PROVIDENCE— Deer season’s back today, the RI Department of Environmental Management (DEM) reminds hikers, bike riders, horseback riders, and all other visitors, meaning they must wear solid, daylight fluorescent orange when in state management areas and undeveloped state parks starting now.
With COVID-19, more and more people are using state parks, wildlife management areas, and other outdoor spaces. Some may not be aware of the law to wear orange to prevent hunting accidents.
“Whether for hiking, fishing, or fighting cabin fever and getting some fresh air, the COVID pandemic has underlined how much it means to people to get outside and recreate,” said DEM Director Janet Coit. “Rhode Island’s beautiful management areas and undeveloped state parks are wonderful locales for staying healthy and active while reducing stress and practicing physical distancing. We are informing new users of these outdoor areas, however, that deer season opens September 12 and all visitors to parks and management areas must wear at least 200 square inches of blaze orange to make themselves more visible to hunters also using these spaces. And don’t forget to protect your dog, too!”
From Sept. 12 through February and from April 17 through May, except during the shotgun deer seasons in December when a minimum of 500 square inches is required, hunters and all other users of management areas and designated undeveloped state parks must wear a minimum of 200 square inches of fluorescent orange, such as a hat. During the shotgun deer seasons in December, a minimum of 500 square inches of solid, daylight fluorescent orange clothing – a hat and vest – is required. Waterfowl hunters hunting from a boat or blind, over water or field, and when done in conjunction with decoys are exempt from the orange requirements. Archers are exempt from wearing orange in areas of the state that are limited to hunting by archery-only.
Fall turkey hunters are required to wear 200 square inches of fluorescent orange while traveling during the fall turkey season, which runs from October 1-31. Management area users should avoid wearing certain colors such as white and blue during the wild turkey hunting season. Male turkey heads can appear bright red, caused by blood vessels directly under the skin. When the turkey gets flustered, the blood vessels contract exposing more connective tissue than blood vessels, which can cause the turkey’s skin to appear blue or white. It is important not to wear these colors when in the field in order not to be confused with a turkey by others in the woods.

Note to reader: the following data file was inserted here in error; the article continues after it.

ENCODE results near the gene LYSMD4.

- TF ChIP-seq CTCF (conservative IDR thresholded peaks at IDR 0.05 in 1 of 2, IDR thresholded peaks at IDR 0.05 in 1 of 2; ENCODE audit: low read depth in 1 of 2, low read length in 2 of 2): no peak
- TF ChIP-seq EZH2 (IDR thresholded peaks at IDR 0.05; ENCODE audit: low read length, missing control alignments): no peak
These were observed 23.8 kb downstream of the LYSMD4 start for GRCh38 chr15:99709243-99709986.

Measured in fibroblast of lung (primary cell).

In addition to wearing blaze orange, wildlife management area visitors must follow social distancing practices, maintaining a distance of at least six feet from others, and wear a face covering if you are within six feet of another person who is outside your household. If you arrive at an area and find that crowds are forming or the parking lot is full, please leave and choose a different location or return at another time or day. If parking lots are full, please do not park along roadsides or other undesignated areas.
While enjoying outdoor spaces, residents must continue to follow the CDC and RI Department of Health guidelines for preventing the spread COVID-19:
- If you’re not feeling well, stay home! Signs and symptoms of coronavirus include fever, cough, and shortness of breath.
- Practice social distancing by keeping at least six feet of distance between yourself and others, even when outdoors.
- For the safety of all visitors, please have a face covering with you and wear it in public areas and if you are within six feet of another person who is outside your household. The only exceptions to these rules are anyone whose health would be in jeopardy because of wearing a face covering or any child under 2 years old.
- Avoid close contact with others outside your household, such as shaking hands, hugging, or high-fives.
- Bring and use an alcohol-based hand sanitizer with at least 60% alcohol.
- Avoid unnecessary contact with surfaces that are often touched, such as doorknobs and handrails.
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